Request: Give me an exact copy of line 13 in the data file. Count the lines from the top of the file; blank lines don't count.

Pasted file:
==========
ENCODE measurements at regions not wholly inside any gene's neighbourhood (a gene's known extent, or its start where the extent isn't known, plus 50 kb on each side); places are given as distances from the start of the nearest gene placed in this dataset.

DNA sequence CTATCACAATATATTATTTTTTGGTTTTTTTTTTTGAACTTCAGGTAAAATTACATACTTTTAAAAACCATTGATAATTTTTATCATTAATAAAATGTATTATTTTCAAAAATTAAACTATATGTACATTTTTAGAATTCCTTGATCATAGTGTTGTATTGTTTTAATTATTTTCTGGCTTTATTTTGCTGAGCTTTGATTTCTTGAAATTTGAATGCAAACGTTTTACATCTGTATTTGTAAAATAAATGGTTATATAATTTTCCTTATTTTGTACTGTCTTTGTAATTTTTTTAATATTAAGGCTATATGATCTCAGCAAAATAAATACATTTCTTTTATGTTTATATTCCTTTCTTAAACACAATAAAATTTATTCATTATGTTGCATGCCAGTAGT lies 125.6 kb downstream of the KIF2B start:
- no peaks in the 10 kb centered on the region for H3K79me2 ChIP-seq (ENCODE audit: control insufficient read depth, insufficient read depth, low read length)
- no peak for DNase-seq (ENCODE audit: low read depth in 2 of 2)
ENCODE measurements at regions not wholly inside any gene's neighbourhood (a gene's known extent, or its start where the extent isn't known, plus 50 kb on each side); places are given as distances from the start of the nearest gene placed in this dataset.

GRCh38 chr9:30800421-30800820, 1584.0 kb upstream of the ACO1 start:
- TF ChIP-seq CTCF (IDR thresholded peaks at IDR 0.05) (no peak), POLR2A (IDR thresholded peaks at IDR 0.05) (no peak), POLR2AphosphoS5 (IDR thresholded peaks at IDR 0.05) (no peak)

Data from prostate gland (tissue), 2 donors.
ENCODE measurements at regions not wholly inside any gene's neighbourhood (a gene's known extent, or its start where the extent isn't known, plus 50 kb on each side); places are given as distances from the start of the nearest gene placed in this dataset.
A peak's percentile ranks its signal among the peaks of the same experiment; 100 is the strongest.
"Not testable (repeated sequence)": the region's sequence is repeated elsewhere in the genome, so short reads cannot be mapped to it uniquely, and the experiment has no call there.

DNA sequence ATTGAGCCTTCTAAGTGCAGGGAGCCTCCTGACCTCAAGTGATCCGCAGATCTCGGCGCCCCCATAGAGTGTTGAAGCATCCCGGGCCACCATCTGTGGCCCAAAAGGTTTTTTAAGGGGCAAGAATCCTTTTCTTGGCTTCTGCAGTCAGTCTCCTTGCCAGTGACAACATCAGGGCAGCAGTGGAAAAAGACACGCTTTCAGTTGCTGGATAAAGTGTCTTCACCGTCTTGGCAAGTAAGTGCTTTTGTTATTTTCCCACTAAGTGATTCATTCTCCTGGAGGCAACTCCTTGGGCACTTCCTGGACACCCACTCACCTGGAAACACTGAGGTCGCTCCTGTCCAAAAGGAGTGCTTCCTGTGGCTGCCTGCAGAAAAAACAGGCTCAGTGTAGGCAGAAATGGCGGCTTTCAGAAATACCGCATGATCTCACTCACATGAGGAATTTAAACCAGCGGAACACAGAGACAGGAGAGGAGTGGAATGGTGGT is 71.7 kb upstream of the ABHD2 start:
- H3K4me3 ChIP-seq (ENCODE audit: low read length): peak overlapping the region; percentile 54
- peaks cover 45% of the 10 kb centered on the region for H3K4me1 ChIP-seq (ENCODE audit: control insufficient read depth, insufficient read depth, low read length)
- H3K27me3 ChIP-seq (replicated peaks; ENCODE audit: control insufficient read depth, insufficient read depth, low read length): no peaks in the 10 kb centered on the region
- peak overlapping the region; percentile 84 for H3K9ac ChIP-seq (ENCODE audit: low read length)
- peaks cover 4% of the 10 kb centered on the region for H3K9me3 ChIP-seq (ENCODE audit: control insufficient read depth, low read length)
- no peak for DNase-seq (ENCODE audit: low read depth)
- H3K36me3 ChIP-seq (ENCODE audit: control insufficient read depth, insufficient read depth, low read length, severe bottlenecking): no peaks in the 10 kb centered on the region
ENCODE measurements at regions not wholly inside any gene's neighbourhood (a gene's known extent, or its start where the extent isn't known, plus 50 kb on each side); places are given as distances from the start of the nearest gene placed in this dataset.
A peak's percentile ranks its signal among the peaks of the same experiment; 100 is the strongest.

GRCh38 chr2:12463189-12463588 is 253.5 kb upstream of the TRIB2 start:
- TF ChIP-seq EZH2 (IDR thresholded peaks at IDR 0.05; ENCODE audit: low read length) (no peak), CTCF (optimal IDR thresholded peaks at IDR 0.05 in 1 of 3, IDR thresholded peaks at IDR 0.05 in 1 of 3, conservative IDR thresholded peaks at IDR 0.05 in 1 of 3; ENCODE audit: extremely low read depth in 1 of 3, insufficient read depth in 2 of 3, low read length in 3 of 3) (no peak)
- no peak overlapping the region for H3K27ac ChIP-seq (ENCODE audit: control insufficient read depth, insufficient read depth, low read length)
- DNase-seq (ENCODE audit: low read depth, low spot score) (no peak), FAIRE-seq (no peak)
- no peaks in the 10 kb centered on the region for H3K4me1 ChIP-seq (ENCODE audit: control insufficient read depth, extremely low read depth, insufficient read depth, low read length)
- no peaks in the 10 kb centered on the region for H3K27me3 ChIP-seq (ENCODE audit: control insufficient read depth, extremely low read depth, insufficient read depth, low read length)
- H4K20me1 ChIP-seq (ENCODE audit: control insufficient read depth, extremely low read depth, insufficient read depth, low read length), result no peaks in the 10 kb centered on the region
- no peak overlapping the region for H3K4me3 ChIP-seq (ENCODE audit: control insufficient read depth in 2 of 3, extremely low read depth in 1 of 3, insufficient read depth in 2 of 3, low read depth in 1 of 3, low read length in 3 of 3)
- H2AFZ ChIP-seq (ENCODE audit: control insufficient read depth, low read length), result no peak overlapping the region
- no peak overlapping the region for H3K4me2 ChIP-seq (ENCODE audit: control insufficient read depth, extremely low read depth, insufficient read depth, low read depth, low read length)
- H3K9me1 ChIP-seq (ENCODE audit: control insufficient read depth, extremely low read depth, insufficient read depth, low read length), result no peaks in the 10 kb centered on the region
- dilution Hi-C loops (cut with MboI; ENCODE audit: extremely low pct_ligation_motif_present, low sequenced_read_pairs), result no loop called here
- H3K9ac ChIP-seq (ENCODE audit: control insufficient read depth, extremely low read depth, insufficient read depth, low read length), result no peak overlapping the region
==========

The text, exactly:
- H3K4me3 ChIP-seq (ENCODE audit: low read length): peak overlapping the region; percentile 54